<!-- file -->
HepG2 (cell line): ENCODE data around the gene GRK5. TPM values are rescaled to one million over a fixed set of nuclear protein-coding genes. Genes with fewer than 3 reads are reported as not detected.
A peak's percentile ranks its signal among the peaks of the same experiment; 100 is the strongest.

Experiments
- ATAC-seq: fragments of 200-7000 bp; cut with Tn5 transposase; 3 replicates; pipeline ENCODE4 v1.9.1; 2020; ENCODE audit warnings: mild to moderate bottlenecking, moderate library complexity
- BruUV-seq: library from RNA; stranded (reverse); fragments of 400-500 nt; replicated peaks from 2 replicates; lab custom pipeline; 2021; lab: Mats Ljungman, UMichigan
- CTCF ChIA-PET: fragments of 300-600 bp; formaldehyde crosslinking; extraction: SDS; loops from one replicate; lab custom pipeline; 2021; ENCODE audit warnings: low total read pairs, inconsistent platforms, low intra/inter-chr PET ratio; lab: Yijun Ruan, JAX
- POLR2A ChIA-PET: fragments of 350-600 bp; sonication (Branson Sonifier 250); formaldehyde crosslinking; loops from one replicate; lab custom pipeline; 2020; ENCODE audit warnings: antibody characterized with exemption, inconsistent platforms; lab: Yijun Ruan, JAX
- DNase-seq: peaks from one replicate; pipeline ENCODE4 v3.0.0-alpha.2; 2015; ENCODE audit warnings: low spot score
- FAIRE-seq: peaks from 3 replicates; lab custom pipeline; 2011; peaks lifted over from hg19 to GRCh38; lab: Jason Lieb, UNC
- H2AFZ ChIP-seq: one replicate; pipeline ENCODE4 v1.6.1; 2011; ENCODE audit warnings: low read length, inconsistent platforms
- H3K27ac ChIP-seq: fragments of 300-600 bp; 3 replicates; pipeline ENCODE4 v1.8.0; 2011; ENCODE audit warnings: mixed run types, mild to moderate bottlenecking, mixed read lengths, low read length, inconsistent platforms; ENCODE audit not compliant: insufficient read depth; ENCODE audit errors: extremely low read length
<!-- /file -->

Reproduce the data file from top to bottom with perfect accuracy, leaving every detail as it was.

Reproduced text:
HepG2 (cell line): ENCODE data around the gene GRK5. TPM values are rescaled to one million over a fixed set of nuclear protein-coding genes. Genes with fewer than 3 reads are reported as not detected.
A peak's percentile ranks its signal among the peaks of the same experiment; 100 is the strongest.

Experiments
- ATAC-seq: fragments of 200-7000 bp; cut with Tn5 transposase; 3 replicates; pipeline ENCODE4 v1.9.1; 2020; ENCODE audit warnings: mild to moderate bottlenecking, moderate library complexity
- BruUV-seq: library from RNA; stranded (reverse); fragments of 400-500 nt; replicated peaks from 2 replicates; lab custom pipeline; 2021; lab: Mats Ljungman, UMichigan
- CTCF ChIA-PET: fragments of 300-600 bp; formaldehyde crosslinking; extraction: SDS; loops from one replicate; lab custom pipeline; 2021; ENCODE audit warnings: low total read pairs, inconsistent platforms, low intra/inter-chr PET ratio; lab: Yijun Ruan, JAX
- POLR2A ChIA-PET: fragments of 350-600 bp; sonication (Branson Sonifier 250); formaldehyde crosslinking; loops from one replicate; lab custom pipeline; 2020; ENCODE audit warnings: antibody characterized with exemption, inconsistent platforms; lab: Yijun Ruan, JAX
- DNase-seq: peaks from one replicate; pipeline ENCODE4 v3.0.0-alpha.2; 2015; ENCODE audit warnings: low spot score
- FAIRE-seq: peaks from 3 replicates; lab custom pipeline; 2011; peaks lifted over from hg19 to GRCh38; lab: Jason Lieb, UNC
- H2AFZ ChIP-seq: one replicate; pipeline ENCODE4 v1.6.1; 2011; ENCODE audit warnings: low read length, inconsistent platforms
- H3K27ac ChIP-seq: fragments of 300-600 bp; 3 replicates; pipeline ENCODE4 v1.8.0; 2011; ENCODE audit warnings: mixed run types, mild to moderate bottlenecking, mixed read lengths, low read length, inconsistent platforms; ENCODE audit not compliant: insufficient read depth; ENCODE audit errors: extremely low read length